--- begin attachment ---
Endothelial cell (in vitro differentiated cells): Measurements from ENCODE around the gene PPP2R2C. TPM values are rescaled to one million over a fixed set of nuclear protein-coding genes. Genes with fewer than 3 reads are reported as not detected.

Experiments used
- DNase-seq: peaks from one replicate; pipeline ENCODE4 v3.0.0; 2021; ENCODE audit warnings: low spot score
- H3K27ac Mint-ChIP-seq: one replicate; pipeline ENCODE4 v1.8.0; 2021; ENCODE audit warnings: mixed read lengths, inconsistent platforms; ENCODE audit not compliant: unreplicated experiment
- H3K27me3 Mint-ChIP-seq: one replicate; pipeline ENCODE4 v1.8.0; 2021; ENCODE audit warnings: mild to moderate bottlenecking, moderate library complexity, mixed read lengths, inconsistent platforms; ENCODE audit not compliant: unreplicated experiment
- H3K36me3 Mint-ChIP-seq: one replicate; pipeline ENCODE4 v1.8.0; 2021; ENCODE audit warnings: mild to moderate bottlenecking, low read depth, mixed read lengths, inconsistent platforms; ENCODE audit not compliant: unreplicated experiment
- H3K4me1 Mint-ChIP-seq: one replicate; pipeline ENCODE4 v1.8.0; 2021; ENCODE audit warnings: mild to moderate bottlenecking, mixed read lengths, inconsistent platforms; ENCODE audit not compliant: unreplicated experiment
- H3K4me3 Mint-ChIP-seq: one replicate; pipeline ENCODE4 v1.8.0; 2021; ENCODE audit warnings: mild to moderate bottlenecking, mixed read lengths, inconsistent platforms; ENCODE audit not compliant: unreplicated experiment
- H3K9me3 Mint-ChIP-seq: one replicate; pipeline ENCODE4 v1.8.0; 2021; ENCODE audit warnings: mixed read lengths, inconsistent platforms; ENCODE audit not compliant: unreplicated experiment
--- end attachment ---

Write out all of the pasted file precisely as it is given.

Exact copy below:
Endothelial cell (in vitro differentiated cells): Measurements from ENCODE around the gene PPP2R2C. TPM values are rescaled to one million over a fixed set of nuclear protein-coding genes. Genes with fewer than 3 reads are reported as not detected.

Experiments used
- DNase-seq: peaks from one replicate; pipeline ENCODE4 v3.0.0; 2021; ENCODE audit warnings: low spot score
- H3K27ac Mint-ChIP-seq: one replicate; pipeline ENCODE4 v1.8.0; 2021; ENCODE audit warnings: mixed read lengths, inconsistent platforms; ENCODE audit not compliant: unreplicated experiment
- H3K27me3 Mint-ChIP-seq: one replicate; pipeline ENCODE4 v1.8.0; 2021; ENCODE audit warnings: mild to moderate bottlenecking, moderate library complexity, mixed read lengths, inconsistent platforms; ENCODE audit not compliant: unreplicated experiment
- H3K36me3 Mint-ChIP-seq: one replicate; pipeline ENCODE4 v1.8.0; 2021; ENCODE audit warnings: mild to moderate bottlenecking, low read depth, mixed read lengths, inconsistent platforms; ENCODE audit not compliant: unreplicated experiment
- H3K4me1 Mint-ChIP-seq: one replicate; pipeline ENCODE4 v1.8.0; 2021; ENCODE audit warnings: mild to moderate bottlenecking, mixed read lengths, inconsistent platforms; ENCODE audit not compliant: unreplicated experiment
- H3K4me3 Mint-ChIP-seq: one replicate; pipeline ENCODE4 v1.8.0; 2021; ENCODE audit warnings: mild to moderate bottlenecking, mixed read lengths, inconsistent platforms; ENCODE audit not compliant: unreplicated experiment
- H3K9me3 Mint-ChIP-seq: one replicate; pipeline ENCODE4 v1.8.0; 2021; ENCODE audit warnings: mixed read lengths, inconsistent platforms; ENCODE audit not compliant: unreplicated experiment